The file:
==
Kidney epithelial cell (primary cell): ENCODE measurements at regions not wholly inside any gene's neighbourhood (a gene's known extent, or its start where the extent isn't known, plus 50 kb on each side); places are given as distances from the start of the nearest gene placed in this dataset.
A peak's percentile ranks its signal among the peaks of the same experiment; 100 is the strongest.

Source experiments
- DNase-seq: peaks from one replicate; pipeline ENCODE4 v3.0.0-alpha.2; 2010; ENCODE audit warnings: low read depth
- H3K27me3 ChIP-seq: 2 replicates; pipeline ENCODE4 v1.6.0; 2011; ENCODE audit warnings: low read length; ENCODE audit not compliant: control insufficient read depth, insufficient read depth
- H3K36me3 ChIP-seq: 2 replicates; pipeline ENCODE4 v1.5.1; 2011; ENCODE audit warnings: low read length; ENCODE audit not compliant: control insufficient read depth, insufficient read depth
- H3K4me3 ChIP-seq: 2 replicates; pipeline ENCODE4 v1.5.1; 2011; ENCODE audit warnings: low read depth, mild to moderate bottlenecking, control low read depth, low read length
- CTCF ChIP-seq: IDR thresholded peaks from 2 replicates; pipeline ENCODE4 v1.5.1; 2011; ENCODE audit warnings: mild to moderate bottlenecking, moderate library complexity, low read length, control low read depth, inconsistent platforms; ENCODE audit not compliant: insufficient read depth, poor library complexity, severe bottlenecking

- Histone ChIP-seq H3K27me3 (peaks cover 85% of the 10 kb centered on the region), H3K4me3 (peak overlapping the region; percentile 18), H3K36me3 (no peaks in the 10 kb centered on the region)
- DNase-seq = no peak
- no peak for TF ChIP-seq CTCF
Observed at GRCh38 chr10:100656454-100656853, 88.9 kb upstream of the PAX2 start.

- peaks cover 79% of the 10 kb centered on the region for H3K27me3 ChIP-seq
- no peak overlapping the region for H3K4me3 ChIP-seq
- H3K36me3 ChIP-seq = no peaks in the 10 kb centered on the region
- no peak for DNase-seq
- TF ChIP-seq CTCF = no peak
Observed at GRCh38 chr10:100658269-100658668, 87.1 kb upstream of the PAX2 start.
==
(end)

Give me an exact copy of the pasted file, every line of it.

Kidney epithelial cell (primary cell): ENCODE measurements at regions not wholly inside any gene's neighbourhood (a gene's known extent, or its start where the extent isn't known, plus 50 kb on each side); places are given as distances from the start of the nearest gene placed in this dataset.
A peak's percentile ranks its signal among the peaks of the same experiment; 100 is the strongest.

Source experiments
- DNase-seq: peaks from one replicate; pipeline ENCODE4 v3.0.0-alpha.2; 2010; ENCODE audit warnings: low read depth
- H3K27me3 ChIP-seq: 2 replicates; pipeline ENCODE4 v1.6.0; 2011; ENCODE audit warnings: low read length; ENCODE audit not compliant: control insufficient read depth, insufficient read depth
- H3K36me3 ChIP-seq: 2 replicates; pipeline ENCODE4 v1.5.1; 2011; ENCODE audit warnings: low read length; ENCODE audit not compliant: control insufficient read depth, insufficient read depth
- H3K4me3 ChIP-seq: 2 replicates; pipeline ENCODE4 v1.5.1; 2011; ENCODE audit warnings: low read depth, mild to moderate bottlenecking, control low read depth, low read length
- CTCF ChIP-seq: IDR thresholded peaks from 2 replicates; pipeline ENCODE4 v1.5.1; 2011; ENCODE audit warnings: mild to moderate bottlenecking, moderate library complexity, low read length, control low read depth, inconsistent platforms; ENCODE audit not compliant: insufficient read depth, poor library complexity, severe bottlenecking

- Histone ChIP-seq H3K27me3 (peaks cover 85% of the 10 kb centered on the region), H3K4me3 (peak overlapping the region; percentile 18), H3K36me3 (no peaks in the 10 kb centered on the region)
- DNase-seq = no peak
- no peak for TF ChIP-seq CTCF
Observed at GRCh38 chr10:100656454-100656853, 88.9 kb upstream of the PAX2 start.

- peaks cover 79% of the 10 kb centered on the region for H3K27me3 ChIP-seq
- no peak overlapping the region for H3K4me3 ChIP-seq
- H3K36me3 ChIP-seq = no peaks in the 10 kb centered on the region
- no peak for DNase-seq
- TF ChIP-seq CTCF = no peak
Observed at GRCh38 chr10:100658269-100658668, 87.1 kb upstream of the PAX2 start.